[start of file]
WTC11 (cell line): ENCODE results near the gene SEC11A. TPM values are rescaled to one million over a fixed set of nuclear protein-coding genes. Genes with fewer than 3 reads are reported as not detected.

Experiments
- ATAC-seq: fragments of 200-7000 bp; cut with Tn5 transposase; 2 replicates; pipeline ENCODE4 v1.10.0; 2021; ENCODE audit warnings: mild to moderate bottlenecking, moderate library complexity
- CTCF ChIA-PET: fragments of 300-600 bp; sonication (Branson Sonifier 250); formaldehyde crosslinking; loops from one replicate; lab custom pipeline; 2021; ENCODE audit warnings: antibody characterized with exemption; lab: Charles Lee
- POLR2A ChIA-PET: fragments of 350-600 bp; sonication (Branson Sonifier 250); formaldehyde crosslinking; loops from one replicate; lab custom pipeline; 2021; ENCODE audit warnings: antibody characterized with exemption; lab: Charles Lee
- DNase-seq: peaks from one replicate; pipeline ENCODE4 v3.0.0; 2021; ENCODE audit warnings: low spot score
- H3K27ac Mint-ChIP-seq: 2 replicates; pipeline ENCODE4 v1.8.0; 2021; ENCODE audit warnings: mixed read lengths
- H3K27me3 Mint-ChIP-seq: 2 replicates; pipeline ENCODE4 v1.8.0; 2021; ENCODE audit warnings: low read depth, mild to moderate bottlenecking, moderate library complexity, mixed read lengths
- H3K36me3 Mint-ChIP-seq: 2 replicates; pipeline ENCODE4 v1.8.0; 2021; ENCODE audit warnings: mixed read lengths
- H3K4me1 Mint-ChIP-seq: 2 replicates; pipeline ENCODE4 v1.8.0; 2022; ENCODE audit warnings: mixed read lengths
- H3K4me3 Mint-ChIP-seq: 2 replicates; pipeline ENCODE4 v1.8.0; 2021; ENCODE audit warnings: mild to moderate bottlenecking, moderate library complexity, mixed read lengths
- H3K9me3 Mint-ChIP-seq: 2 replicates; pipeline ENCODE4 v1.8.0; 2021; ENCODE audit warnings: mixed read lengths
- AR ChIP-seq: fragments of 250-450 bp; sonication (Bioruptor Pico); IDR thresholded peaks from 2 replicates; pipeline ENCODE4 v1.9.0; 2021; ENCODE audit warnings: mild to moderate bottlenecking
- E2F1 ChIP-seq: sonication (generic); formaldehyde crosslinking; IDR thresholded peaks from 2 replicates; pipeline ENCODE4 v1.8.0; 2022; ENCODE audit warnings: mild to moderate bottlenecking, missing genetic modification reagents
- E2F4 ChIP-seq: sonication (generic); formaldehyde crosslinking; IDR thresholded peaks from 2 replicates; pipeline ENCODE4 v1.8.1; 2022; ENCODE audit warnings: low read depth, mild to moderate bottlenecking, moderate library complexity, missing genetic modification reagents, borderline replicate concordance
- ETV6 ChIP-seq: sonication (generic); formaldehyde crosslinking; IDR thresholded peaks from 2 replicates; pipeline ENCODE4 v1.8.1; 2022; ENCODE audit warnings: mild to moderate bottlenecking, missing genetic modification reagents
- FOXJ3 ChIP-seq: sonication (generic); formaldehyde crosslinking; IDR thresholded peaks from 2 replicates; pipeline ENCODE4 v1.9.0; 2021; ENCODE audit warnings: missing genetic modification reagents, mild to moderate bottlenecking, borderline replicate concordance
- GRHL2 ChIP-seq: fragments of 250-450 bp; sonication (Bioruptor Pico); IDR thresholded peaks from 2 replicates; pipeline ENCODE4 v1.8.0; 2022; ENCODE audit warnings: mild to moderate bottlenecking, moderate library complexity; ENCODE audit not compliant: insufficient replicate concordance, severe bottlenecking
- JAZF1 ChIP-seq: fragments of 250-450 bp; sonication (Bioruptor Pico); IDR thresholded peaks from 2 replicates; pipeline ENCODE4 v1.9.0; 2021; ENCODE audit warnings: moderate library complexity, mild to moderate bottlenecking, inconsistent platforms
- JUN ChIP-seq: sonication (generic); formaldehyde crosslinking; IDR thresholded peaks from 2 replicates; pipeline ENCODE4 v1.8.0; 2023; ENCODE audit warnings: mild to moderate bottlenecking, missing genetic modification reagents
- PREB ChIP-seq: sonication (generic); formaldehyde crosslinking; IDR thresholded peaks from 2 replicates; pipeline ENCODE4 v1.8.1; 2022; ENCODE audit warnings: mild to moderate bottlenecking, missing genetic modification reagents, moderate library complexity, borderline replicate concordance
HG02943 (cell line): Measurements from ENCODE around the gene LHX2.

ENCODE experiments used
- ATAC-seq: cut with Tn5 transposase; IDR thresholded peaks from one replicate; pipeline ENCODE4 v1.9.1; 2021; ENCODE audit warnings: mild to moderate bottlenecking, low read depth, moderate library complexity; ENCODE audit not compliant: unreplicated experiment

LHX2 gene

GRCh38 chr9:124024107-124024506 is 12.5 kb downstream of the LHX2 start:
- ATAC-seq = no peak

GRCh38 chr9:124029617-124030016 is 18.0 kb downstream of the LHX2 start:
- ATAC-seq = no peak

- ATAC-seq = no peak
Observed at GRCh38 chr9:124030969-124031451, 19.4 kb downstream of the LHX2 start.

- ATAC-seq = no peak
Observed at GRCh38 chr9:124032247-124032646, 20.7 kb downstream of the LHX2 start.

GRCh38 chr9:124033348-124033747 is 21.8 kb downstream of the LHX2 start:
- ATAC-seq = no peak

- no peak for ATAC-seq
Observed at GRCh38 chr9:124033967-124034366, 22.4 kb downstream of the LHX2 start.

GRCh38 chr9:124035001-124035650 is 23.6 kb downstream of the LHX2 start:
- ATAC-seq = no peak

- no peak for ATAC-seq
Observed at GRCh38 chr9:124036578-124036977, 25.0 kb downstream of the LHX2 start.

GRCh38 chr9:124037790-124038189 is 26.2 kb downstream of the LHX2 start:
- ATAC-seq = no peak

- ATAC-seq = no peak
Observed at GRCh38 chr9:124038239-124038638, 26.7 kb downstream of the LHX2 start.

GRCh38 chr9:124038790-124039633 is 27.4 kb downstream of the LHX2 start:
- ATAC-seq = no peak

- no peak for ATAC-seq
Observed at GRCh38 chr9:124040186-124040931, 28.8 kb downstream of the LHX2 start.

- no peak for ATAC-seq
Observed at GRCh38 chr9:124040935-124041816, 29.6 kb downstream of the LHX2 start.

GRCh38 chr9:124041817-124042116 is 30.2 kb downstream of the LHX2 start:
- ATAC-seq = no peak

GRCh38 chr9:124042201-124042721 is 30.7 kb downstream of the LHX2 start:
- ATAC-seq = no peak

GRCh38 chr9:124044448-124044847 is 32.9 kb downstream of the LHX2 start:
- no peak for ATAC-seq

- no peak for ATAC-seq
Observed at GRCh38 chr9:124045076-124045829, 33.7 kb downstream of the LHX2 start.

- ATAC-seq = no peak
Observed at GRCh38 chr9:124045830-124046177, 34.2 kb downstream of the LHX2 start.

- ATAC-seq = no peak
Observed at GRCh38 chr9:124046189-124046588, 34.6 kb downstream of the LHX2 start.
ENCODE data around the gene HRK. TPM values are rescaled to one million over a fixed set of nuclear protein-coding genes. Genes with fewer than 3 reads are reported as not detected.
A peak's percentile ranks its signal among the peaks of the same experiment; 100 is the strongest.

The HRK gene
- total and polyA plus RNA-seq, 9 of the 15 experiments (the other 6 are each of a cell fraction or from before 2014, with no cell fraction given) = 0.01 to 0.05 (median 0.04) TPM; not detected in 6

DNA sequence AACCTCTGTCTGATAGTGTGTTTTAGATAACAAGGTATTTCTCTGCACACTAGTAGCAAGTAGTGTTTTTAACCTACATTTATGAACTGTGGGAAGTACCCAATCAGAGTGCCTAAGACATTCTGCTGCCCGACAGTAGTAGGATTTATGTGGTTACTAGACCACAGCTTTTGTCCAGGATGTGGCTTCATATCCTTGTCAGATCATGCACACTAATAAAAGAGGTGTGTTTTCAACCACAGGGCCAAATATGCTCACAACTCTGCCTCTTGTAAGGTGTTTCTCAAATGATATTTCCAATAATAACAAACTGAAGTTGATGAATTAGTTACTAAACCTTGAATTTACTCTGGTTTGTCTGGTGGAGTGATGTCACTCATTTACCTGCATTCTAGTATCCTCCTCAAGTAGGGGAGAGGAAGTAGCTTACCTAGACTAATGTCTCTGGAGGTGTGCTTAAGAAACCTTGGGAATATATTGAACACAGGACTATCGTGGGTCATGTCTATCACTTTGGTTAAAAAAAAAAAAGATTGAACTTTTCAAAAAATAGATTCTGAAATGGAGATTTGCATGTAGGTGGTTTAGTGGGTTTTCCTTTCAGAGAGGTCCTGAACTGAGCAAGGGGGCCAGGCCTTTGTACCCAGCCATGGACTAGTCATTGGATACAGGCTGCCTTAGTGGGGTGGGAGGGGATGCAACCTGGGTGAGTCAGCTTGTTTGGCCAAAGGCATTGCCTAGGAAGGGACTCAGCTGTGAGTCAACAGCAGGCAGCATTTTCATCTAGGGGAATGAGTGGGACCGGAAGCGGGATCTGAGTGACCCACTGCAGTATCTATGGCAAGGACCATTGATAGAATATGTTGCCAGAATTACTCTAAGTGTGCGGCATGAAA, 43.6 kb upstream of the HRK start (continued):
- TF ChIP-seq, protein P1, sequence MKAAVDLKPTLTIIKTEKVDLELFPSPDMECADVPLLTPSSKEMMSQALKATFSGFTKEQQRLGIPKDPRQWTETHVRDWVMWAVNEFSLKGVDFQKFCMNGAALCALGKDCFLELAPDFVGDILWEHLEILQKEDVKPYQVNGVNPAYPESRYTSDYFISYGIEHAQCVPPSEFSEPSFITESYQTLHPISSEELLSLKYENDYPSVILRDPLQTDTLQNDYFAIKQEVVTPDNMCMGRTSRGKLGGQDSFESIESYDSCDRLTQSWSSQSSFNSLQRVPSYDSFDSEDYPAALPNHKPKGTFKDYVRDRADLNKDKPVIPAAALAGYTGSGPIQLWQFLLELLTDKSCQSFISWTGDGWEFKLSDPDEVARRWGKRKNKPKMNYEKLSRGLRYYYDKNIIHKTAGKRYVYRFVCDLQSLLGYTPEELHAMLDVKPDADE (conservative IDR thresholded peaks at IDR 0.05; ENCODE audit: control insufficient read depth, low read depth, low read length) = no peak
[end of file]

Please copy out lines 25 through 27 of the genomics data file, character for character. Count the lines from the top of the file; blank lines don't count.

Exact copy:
LHX2 gene

GRCh38 chr9:124024107-124024506 is 12.5 kb downstream of the LHX2 start:
- ATAC-seq = no peak